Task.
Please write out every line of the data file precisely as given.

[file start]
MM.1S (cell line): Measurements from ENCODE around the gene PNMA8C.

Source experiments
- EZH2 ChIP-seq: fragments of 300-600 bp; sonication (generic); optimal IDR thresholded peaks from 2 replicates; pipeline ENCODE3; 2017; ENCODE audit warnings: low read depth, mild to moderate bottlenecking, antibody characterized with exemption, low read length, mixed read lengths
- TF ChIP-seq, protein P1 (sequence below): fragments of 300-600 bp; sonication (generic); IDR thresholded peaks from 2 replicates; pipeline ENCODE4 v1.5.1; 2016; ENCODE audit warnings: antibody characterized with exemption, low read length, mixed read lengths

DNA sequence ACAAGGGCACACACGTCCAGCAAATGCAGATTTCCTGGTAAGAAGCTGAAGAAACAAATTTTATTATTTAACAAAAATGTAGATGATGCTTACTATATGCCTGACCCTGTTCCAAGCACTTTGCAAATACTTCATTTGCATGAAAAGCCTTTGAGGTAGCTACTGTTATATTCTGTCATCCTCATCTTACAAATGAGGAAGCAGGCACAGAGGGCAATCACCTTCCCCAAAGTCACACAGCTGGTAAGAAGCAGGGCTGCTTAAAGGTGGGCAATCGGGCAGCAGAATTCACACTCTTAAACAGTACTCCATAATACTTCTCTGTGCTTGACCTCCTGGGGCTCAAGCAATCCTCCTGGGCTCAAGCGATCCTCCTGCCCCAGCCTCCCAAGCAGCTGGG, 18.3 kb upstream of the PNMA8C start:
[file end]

MM.1S (cell line): Measurements from ENCODE around the gene PNMA8C.

Source experiments
- EZH2 ChIP-seq: fragments of 300-600 bp; sonication (generic); optimal IDR thresholded peaks from 2 replicates; pipeline ENCODE3; 2017; ENCODE audit warnings: low read depth, mild to moderate bottlenecking, antibody characterized with exemption, low read length, mixed read lengths
- TF ChIP-seq, protein P1 (sequence below): fragments of 300-600 bp; sonication (generic); IDR thresholded peaks from 2 replicates; pipeline ENCODE4 v1.5.1; 2016; ENCODE audit warnings: antibody characterized with exemption, low read length, mixed read lengths

DNA sequence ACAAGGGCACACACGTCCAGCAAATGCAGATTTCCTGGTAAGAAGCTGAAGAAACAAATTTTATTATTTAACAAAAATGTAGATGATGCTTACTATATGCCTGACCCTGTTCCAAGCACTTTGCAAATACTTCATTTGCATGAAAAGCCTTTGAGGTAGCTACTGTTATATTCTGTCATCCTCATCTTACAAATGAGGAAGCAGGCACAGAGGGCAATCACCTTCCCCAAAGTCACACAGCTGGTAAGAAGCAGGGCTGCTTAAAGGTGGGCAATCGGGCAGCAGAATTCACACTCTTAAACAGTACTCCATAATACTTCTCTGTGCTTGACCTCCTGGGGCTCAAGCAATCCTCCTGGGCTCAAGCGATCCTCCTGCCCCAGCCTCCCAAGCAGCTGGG, 18.3 kb upstream of the PNMA8C start: